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Pro or con, readers decry lack of leadership

It was hard to tell who was angrier Monday: Readers who were terrified by the failure of the  $700 billion Wall Street bailout or those horrified that the massive economic life-saver came within 23 votes of passage.'s Kari Huus reports.
Image: House Financial Services Committee Chairman Frank (D-MA) speaks
From right to left, Rep. Barney Frank, D-Mass., House Speaker Nancy Pelosi, D-Calif., and House Majority Leader Steny Hoyer, D-Md., take questions at a news conference after the House rejected a $700 billion Wall Street bailout.Jim Young / Reuters
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It was difficult to tell who howled louder Monday when a $700 billion bailout package for Wall Street crumbled — those who were terrified by the failure of the package or those horrified that the massive economic life-saver came within 23 votes of passage.

Readers who wrote to’s Gut Check America as the drama unfolded—more than 3,000 on Monday alone — agreed on one thing: The vote clearly demonstrated a lack of leadership in the Capitol. Some heaped blame on Wall Street players and politicians, saying they were  complicit in the economic mess, while others derided Congress alone, saying that lawmakers are too spineless to pass the taxpayer-funded bailout in the run-up to elections.

“This vote is indicative of a Congress with an absolute lack of courage and leadership,” wrote Mark O’Donnell of East Syracuse, N.Y. “Sometimes following public opinion is not the right thing to do. As distasteful as this is, I believe we MUST take action to free up our credit markets.”

“Let's get real, if a bailout doesn't happen everyone is going to lose!” said Mary Girardi of Arden N.C.  “The whole system is crumbling around us and the Congress can't take the leadership to do anything, afraid the people at home will get mad. … Excuse my language, but does no one have the balls to get us out of this mess?”

Some readers saw the divided House of Representatives in purely partisan terms.

Robert Bush, of Charlotte, N.C. roundly blamed the Republicans: “The same Republican BS that got us in this mess has now succeeded in stopping the only hope of avoiding another Great Depression,” he said. ”They all need to be thrown out of office. … I hope they all lost their shirts. Unfortunately, most of the rest of (already) have.”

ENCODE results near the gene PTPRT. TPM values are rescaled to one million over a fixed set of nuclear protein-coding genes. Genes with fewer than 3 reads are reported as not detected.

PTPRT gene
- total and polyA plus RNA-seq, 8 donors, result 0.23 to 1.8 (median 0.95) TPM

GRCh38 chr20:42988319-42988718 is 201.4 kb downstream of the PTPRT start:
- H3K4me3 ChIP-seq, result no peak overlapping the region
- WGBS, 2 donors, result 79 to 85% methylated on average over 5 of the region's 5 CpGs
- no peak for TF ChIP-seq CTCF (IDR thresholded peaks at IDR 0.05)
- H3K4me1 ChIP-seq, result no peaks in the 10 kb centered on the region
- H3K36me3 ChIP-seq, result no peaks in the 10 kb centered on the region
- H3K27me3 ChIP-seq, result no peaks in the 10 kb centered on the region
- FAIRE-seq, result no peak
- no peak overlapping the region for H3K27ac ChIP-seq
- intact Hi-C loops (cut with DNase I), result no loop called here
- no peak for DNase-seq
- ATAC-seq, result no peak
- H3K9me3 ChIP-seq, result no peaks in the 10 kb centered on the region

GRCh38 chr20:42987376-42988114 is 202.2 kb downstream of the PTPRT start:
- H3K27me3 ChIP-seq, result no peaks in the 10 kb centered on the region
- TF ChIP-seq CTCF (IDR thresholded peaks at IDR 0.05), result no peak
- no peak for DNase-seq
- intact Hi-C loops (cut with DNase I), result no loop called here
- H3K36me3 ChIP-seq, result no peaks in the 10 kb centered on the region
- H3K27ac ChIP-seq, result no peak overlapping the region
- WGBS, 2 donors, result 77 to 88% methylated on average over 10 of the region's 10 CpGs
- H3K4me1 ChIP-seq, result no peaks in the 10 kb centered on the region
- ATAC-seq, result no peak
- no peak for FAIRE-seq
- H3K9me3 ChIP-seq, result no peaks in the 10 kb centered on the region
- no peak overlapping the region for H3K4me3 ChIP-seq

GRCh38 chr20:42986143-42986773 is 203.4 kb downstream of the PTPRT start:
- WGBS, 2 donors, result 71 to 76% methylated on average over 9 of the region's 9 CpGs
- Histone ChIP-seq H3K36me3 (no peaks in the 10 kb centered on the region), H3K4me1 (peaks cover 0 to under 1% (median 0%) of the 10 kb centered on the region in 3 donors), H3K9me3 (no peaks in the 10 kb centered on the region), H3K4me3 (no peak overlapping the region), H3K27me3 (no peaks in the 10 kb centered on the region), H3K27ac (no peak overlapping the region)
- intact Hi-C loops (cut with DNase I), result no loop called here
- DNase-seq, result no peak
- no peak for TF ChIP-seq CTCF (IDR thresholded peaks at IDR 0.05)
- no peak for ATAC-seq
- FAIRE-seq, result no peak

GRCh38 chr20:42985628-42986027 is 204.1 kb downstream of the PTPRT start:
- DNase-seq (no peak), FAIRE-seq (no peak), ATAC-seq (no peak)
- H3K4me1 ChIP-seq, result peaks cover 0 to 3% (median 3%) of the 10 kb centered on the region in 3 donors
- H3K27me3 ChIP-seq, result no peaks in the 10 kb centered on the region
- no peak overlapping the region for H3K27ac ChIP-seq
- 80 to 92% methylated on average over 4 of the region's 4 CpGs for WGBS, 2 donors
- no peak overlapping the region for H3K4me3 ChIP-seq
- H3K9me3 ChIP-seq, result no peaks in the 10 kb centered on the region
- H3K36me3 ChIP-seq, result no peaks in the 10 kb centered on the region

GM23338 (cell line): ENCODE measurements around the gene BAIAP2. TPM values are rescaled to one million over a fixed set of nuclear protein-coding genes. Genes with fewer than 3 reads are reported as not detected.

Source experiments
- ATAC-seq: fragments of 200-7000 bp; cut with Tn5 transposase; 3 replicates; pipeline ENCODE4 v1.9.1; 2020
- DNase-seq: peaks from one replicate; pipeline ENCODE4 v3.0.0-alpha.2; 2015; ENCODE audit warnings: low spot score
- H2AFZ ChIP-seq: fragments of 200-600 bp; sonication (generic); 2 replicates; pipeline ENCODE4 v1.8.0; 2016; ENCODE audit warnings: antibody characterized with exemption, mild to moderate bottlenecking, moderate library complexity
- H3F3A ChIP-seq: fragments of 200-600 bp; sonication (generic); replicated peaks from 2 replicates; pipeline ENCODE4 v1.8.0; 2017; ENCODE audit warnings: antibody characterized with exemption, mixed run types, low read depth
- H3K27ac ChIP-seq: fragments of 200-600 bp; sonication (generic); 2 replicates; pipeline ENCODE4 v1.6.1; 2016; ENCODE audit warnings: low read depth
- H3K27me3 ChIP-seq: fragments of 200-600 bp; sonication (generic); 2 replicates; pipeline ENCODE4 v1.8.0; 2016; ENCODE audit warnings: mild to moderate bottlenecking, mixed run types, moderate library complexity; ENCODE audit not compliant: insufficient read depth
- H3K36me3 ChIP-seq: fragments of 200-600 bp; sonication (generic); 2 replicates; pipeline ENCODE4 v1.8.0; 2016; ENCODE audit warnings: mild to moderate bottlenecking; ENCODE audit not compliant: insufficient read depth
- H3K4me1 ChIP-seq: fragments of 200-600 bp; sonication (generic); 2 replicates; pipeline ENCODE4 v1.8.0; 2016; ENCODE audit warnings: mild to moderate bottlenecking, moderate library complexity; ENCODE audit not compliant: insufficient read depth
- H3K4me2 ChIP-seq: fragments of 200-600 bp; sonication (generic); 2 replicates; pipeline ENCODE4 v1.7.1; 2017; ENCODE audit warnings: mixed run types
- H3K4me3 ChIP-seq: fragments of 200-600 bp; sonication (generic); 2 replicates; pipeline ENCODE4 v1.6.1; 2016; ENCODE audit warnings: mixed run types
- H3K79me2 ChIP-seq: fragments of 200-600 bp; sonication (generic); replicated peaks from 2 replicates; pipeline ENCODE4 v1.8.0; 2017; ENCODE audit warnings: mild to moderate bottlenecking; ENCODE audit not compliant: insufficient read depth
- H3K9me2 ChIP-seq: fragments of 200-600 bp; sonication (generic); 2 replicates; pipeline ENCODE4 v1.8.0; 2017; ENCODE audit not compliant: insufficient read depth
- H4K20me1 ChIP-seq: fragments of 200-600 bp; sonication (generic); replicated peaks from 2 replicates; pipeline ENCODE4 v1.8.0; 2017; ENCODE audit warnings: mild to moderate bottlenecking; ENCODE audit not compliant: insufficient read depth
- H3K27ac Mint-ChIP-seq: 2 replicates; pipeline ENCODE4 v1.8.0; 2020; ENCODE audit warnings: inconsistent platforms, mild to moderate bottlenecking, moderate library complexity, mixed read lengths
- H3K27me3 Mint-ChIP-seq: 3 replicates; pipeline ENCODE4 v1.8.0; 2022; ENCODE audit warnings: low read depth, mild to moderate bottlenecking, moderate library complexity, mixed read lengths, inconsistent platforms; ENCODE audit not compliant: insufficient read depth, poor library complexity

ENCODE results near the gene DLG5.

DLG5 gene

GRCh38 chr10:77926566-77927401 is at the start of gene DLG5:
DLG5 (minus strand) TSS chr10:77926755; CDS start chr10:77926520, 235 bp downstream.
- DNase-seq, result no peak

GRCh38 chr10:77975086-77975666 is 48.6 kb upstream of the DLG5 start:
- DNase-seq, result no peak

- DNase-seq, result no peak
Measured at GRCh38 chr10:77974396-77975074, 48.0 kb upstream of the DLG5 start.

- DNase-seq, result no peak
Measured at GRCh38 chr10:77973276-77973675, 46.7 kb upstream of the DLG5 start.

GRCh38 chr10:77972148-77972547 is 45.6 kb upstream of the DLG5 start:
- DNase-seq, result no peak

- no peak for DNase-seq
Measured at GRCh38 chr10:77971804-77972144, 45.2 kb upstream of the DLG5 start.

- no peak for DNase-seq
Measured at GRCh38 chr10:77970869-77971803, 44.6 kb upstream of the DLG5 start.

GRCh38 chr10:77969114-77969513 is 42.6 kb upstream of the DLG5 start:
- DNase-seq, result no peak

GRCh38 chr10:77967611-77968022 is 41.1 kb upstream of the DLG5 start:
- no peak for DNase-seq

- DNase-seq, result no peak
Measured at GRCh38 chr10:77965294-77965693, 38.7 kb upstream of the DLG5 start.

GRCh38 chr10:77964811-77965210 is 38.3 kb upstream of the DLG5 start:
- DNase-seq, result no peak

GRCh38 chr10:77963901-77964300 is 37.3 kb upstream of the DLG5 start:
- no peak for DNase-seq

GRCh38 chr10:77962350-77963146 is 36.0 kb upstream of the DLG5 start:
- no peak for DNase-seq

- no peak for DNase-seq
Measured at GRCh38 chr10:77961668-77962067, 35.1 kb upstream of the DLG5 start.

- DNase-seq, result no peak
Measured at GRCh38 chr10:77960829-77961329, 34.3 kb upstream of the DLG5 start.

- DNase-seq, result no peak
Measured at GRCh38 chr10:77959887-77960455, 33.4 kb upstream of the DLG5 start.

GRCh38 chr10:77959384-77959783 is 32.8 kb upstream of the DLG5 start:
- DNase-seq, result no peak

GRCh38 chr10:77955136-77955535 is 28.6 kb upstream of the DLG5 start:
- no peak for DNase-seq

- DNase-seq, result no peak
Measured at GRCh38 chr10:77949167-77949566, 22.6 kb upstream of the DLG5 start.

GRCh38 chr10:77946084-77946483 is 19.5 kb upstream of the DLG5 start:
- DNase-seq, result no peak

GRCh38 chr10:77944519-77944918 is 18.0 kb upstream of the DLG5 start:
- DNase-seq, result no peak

But Jon Camp, of Yulee, Fla., was relieved the bailout failed. “Thank-god this did not pass,” he wrote. He saw congressional Democrats as loading up the bill with their own pet causes. “The ship is sinking and here are the Democrats trying to throw more water in the boat!”

To be sure, members of Congress of all stripes were getting an earful — or inbox full. If you clicked on "write your representative" on the House of Representatives Web site on Tuesday, you were likely to be greeted by a message stating that the site was "experiencing an extraordinarily high amount of email traffic" and to try again later.

Many readers expressed faith that the market itself would work through the current troubles, shunning the notion of government intervention.

“I'm happy to see that the House voted against the bailout plan,” wrote Michelle Ma, of Placentia, Calif. “That gives me relief that at least SOMEONE is thinking like me! There are winners and losers in every market. Five years ago when housing prices were sky high, I was one of those "losers" priced out of the market. When they came down, I acted responsibly and bought my first home and right now am even buying a second home! I'm the winner now!”

Few readers who wrote to Gut Check America believe the debate has come to an end, and many offered their own ideas about how the mess should be cleaned up.

“Come up with a new plan but only after allowing the most egregious banks, executives and citizens that created this mess to fail before bailing out the economy,” wrote Barb Rangel from Minneapolis.

Forget Wall Street high fliers, suggested Ron Roy of Loma Linda, Calif. “The $700 billion should be put into a government-owned and -operated banking system which can provide reliable and sustainable loans to small and medium business,” he suggested. ”This would allow the government to use its authority to make laws to create a transparent/accountable system free from the unfettered and rampant greed of the unregulated private sector.”

Another common theme was the call for a punitive element to prevent a similar crisis in the future.

“Every CEO and CFO of the failed banks and megacorporations should be fined or taxed HEAVILY for causing this failure,” said Joan Barber of Kirkland, Wash. “They should pay back into the system the money their greed has gained for them. They need to redistribute their wealth and invest in the working, average American citizens.”

But others said this is no time to expend energy being angry that would be better focused on fixing the problem.

“We are on the brink of a financial abyss, and all everyone can do is complain about the rich on Wall Street and how no one is bailing us out while we are buried in debt,” said Mike Miner of Honolulu. “The angry folks on Main Street got their wish. And now? “Better hang on... The bottomless pit of the economic and credit crisis awaits us all.”